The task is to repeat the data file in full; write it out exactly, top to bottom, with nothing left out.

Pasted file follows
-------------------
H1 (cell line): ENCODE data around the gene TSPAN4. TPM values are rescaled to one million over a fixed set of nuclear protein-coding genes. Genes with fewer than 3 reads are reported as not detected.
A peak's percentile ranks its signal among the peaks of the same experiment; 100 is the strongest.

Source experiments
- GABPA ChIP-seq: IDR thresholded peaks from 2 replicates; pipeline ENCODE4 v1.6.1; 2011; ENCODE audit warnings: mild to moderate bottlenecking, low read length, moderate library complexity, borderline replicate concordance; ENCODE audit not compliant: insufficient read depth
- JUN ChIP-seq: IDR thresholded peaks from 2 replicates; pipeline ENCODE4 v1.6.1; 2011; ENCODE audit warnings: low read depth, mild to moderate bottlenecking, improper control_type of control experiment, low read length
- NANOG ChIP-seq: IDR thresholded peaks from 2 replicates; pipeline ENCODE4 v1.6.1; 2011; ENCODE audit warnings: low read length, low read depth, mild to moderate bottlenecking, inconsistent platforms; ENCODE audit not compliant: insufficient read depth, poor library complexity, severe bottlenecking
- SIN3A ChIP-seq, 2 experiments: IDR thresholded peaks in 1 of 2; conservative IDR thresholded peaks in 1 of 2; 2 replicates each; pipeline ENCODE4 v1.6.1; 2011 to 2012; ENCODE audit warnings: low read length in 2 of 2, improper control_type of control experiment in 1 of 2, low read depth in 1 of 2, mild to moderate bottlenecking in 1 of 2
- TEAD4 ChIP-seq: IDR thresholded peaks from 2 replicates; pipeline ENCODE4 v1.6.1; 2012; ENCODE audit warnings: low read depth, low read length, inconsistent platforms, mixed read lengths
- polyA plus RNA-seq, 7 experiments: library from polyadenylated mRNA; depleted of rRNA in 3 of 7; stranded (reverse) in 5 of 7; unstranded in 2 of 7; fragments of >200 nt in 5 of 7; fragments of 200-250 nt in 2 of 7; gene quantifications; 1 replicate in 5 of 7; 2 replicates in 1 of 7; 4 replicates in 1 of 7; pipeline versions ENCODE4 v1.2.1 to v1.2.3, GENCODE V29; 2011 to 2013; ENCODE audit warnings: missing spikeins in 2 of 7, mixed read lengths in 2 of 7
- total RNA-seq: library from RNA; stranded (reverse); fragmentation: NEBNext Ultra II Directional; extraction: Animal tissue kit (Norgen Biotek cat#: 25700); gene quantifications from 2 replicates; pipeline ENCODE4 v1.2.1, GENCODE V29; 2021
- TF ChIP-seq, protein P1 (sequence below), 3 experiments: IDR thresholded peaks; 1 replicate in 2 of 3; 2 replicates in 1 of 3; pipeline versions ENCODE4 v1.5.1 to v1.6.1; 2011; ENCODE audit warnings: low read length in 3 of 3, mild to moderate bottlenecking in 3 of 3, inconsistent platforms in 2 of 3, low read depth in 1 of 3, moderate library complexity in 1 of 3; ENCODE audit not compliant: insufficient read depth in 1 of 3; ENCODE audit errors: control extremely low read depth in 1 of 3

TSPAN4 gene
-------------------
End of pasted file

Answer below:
H1 (cell line): ENCODE data around the gene TSPAN4. TPM values are rescaled to one million over a fixed set of nuclear protein-coding genes. Genes with fewer than 3 reads are reported as not detected.
A peak's percentile ranks its signal among the peaks of the same experiment; 100 is the strongest.

Source experiments
- GABPA ChIP-seq: IDR thresholded peaks from 2 replicates; pipeline ENCODE4 v1.6.1; 2011; ENCODE audit warnings: mild to moderate bottlenecking, low read length, moderate library complexity, borderline replicate concordance; ENCODE audit not compliant: insufficient read depth
- JUN ChIP-seq: IDR thresholded peaks from 2 replicates; pipeline ENCODE4 v1.6.1; 2011; ENCODE audit warnings: low read depth, mild to moderate bottlenecking, improper control_type of control experiment, low read length
- NANOG ChIP-seq: IDR thresholded peaks from 2 replicates; pipeline ENCODE4 v1.6.1; 2011; ENCODE audit warnings: low read length, low read depth, mild to moderate bottlenecking, inconsistent platforms; ENCODE audit not compliant: insufficient read depth, poor library complexity, severe bottlenecking
- SIN3A ChIP-seq, 2 experiments: IDR thresholded peaks in 1 of 2; conservative IDR thresholded peaks in 1 of 2; 2 replicates each; pipeline ENCODE4 v1.6.1; 2011 to 2012; ENCODE audit warnings: low read length in 2 of 2, improper control_type of control experiment in 1 of 2, low read depth in 1 of 2, mild to moderate bottlenecking in 1 of 2
- TEAD4 ChIP-seq: IDR thresholded peaks from 2 replicates; pipeline ENCODE4 v1.6.1; 2012; ENCODE audit warnings: low read depth, low read length, inconsistent platforms, mixed read lengths
- polyA plus RNA-seq, 7 experiments: library from polyadenylated mRNA; depleted of rRNA in 3 of 7; stranded (reverse) in 5 of 7; unstranded in 2 of 7; fragments of >200 nt in 5 of 7; fragments of 200-250 nt in 2 of 7; gene quantifications; 1 replicate in 5 of 7; 2 replicates in 1 of 7; 4 replicates in 1 of 7; pipeline versions ENCODE4 v1.2.1 to v1.2.3, GENCODE V29; 2011 to 2013; ENCODE audit warnings: missing spikeins in 2 of 7, mixed read lengths in 2 of 7
- total RNA-seq: library from RNA; stranded (reverse); fragmentation: NEBNext Ultra II Directional; extraction: Animal tissue kit (Norgen Biotek cat#: 25700); gene quantifications from 2 replicates; pipeline ENCODE4 v1.2.1, GENCODE V29; 2021
- TF ChIP-seq, protein P1 (sequence below), 3 experiments: IDR thresholded peaks; 1 replicate in 2 of 3; 2 replicates in 1 of 3; pipeline versions ENCODE4 v1.5.1 to v1.6.1; 2011; ENCODE audit warnings: low read length in 3 of 3, mild to moderate bottlenecking in 3 of 3, inconsistent platforms in 2 of 3, low read depth in 1 of 3, moderate library complexity in 1 of 3; ENCODE audit not compliant: insufficient read depth in 1 of 3; ENCODE audit errors: control extremely low read depth in 1 of 3

TSPAN4 gene